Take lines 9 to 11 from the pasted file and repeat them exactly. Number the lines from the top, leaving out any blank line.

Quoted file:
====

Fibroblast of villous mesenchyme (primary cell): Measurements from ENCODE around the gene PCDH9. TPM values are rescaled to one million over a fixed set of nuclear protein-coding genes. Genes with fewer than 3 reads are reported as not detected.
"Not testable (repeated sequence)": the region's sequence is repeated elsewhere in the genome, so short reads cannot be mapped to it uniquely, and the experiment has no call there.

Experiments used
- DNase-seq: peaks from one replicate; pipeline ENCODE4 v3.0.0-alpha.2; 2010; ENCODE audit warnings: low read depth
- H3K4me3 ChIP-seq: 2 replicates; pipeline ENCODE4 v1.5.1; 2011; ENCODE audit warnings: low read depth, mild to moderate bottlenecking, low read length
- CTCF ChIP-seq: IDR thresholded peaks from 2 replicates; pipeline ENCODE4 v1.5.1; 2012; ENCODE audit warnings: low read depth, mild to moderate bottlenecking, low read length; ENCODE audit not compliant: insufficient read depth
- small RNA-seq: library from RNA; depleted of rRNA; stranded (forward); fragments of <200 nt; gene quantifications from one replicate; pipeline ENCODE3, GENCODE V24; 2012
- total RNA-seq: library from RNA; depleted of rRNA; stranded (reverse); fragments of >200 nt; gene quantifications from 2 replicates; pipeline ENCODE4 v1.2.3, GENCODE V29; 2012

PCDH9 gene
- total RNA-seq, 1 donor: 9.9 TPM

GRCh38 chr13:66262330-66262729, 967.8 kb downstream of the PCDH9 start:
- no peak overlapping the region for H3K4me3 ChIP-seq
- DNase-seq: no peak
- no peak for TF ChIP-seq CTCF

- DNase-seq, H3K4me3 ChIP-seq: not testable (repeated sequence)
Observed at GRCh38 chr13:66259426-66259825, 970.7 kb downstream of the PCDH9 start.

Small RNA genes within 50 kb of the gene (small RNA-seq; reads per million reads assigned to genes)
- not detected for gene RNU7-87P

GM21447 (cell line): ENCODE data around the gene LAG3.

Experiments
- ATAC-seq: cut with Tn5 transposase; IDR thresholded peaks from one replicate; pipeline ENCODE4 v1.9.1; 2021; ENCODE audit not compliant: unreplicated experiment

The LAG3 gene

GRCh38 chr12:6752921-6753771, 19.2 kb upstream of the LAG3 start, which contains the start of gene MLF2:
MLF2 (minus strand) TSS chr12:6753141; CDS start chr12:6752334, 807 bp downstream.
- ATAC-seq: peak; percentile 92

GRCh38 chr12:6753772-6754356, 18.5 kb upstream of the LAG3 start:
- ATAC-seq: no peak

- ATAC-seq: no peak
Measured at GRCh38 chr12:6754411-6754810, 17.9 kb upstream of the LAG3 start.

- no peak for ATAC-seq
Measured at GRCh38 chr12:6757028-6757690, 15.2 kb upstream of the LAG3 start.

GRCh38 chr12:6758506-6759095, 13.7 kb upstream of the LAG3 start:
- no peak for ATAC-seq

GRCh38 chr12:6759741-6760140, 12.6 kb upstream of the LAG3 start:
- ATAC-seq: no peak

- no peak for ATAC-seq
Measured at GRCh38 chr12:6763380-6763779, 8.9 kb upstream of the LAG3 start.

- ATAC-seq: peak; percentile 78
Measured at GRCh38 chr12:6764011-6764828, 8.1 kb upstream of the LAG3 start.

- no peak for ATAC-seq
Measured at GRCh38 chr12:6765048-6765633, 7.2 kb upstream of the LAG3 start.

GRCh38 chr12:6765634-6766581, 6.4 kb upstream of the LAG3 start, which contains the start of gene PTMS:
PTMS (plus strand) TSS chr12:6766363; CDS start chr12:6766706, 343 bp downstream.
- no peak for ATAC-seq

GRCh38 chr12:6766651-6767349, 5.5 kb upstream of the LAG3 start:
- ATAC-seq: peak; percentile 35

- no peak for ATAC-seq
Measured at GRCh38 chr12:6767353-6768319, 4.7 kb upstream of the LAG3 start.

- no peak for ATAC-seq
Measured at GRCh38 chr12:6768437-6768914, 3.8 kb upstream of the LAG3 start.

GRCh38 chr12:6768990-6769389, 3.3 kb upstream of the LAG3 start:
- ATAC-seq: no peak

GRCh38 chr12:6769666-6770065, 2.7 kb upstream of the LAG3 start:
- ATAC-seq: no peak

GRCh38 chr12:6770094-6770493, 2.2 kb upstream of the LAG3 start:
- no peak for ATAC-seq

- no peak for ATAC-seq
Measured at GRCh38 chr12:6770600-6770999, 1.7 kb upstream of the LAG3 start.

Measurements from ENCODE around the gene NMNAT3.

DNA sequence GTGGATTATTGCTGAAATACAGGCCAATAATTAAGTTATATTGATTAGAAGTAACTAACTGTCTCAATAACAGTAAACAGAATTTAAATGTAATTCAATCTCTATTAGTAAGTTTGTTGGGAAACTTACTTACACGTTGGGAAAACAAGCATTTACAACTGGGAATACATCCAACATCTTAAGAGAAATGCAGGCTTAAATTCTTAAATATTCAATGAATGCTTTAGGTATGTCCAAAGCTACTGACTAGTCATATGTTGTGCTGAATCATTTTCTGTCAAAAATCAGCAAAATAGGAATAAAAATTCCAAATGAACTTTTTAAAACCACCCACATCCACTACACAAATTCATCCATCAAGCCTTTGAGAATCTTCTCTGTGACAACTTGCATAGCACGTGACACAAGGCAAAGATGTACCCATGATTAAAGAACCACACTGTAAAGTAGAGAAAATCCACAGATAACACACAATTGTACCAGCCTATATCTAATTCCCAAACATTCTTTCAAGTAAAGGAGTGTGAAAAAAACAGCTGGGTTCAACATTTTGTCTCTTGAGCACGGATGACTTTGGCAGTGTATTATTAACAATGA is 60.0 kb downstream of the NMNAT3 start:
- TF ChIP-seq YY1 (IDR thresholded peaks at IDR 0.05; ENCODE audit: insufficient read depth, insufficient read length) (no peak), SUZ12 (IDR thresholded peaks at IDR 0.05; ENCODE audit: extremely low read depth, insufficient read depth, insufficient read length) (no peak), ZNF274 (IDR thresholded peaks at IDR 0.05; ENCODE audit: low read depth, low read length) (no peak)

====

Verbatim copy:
PCDH9 gene
- total RNA-seq, 1 donor: 9.9 TPM

GRCh38 chr13:66262330-66262729, 967.8 kb downstream of the PCDH9 start: